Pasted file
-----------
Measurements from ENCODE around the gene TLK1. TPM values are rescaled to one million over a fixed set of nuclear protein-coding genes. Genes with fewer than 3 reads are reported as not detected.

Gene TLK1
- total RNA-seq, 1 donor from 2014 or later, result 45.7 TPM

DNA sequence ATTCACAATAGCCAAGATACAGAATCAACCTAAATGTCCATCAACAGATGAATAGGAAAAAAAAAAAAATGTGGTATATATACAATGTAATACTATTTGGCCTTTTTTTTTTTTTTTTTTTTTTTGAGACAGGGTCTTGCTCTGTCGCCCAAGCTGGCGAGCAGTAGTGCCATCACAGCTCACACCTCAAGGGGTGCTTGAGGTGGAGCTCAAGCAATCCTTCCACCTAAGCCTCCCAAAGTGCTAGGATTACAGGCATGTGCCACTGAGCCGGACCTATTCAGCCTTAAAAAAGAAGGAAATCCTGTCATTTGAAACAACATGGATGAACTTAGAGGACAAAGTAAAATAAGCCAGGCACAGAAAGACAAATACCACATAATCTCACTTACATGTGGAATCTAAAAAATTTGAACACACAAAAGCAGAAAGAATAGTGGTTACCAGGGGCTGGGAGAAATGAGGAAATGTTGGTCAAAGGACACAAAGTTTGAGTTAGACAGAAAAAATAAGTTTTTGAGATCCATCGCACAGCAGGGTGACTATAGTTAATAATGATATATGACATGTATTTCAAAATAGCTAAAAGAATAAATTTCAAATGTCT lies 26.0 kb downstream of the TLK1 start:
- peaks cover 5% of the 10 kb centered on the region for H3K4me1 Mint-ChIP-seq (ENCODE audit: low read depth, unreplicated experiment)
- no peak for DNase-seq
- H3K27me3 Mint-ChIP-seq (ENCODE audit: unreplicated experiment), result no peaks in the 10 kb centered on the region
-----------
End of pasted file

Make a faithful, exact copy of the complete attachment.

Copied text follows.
Measurements from ENCODE around the gene TLK1. TPM values are rescaled to one million over a fixed set of nuclear protein-coding genes. Genes with fewer than 3 reads are reported as not detected.

Gene TLK1
- total RNA-seq, 1 donor from 2014 or later, result 45.7 TPM

DNA sequence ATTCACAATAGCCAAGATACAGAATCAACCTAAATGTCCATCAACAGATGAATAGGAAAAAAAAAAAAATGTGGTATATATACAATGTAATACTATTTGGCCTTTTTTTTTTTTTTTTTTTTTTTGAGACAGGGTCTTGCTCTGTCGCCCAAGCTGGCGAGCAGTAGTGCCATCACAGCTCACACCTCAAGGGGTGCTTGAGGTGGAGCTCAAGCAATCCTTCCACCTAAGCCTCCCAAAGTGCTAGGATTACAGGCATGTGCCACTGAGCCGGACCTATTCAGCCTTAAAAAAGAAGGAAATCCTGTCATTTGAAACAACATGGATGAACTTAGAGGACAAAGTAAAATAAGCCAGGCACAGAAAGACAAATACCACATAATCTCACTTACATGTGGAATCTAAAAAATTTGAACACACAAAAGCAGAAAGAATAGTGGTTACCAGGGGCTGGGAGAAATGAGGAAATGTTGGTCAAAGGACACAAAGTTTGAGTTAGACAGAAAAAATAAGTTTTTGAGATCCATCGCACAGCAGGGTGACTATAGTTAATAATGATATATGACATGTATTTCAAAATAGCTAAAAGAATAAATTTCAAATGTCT lies 26.0 kb downstream of the TLK1 start:
- peaks cover 5% of the 10 kb centered on the region for H3K4me1 Mint-ChIP-seq (ENCODE audit: low read depth, unreplicated experiment)
- no peak for DNase-seq
- H3K27me3 Mint-ChIP-seq (ENCODE audit: unreplicated experiment), result no peaks in the 10 kb centered on the region